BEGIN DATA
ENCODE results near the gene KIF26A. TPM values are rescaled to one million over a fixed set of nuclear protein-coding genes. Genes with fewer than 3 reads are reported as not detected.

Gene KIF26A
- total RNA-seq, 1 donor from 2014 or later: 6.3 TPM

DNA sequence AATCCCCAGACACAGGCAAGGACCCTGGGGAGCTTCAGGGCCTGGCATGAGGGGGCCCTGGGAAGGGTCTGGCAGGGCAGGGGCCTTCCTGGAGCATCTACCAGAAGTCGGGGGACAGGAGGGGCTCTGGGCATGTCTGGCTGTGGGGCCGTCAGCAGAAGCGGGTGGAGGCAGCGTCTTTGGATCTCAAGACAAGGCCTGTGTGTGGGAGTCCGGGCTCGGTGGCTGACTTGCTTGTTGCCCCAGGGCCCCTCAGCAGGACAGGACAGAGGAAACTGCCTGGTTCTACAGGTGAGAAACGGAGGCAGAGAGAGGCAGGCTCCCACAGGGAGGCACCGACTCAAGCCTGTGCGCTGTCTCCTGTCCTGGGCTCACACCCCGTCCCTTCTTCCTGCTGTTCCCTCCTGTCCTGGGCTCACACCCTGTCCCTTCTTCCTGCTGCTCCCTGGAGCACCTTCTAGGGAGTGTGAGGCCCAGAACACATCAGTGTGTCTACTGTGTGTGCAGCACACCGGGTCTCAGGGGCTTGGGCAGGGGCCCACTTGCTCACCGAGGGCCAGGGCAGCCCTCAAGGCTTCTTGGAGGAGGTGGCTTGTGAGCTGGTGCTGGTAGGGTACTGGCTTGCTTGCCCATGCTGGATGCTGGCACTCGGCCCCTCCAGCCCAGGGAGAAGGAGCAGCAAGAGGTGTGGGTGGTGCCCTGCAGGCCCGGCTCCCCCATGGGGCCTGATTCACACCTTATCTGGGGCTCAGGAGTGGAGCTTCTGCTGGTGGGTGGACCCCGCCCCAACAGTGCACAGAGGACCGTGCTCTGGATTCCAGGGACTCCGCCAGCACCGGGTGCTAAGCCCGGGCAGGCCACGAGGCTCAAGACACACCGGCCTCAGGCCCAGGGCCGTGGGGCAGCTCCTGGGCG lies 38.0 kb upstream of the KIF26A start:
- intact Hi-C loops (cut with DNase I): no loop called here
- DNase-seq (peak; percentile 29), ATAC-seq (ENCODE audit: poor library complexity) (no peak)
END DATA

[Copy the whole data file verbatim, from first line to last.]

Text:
ENCODE results near the gene KIF26A. TPM values are rescaled to one million over a fixed set of nuclear protein-coding genes. Genes with fewer than 3 reads are reported as not detected.

Gene KIF26A
- total RNA-seq, 1 donor from 2014 or later: 6.3 TPM

DNA sequence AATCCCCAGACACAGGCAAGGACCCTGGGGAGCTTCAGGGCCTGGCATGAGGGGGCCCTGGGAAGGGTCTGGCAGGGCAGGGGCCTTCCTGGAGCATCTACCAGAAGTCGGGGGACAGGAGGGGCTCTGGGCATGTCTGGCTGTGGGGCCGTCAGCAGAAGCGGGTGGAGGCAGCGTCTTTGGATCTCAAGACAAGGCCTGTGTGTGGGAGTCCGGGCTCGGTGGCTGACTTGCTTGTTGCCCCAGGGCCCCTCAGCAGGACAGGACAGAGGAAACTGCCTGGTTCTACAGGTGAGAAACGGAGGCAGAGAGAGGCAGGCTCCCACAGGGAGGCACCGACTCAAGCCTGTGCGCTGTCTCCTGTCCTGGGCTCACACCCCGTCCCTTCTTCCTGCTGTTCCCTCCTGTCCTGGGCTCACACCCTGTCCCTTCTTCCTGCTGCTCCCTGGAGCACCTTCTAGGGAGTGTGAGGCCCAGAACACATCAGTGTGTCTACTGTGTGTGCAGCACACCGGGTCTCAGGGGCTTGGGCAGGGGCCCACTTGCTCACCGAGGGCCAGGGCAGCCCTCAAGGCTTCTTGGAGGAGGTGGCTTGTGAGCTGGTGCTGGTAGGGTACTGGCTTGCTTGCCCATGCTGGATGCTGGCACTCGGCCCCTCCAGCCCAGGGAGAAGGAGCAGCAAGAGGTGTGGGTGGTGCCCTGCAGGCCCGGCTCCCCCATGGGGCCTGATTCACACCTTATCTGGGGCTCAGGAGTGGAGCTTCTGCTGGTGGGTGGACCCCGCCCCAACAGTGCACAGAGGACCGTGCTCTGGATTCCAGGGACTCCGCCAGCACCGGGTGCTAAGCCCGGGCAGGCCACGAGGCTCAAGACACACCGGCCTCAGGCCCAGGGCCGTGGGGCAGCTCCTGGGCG lies 38.0 kb upstream of the KIF26A start:
- intact Hi-C loops (cut with DNase I): no loop called here
- DNase-seq (peak; percentile 29), ATAC-seq (ENCODE audit: poor library complexity) (no peak)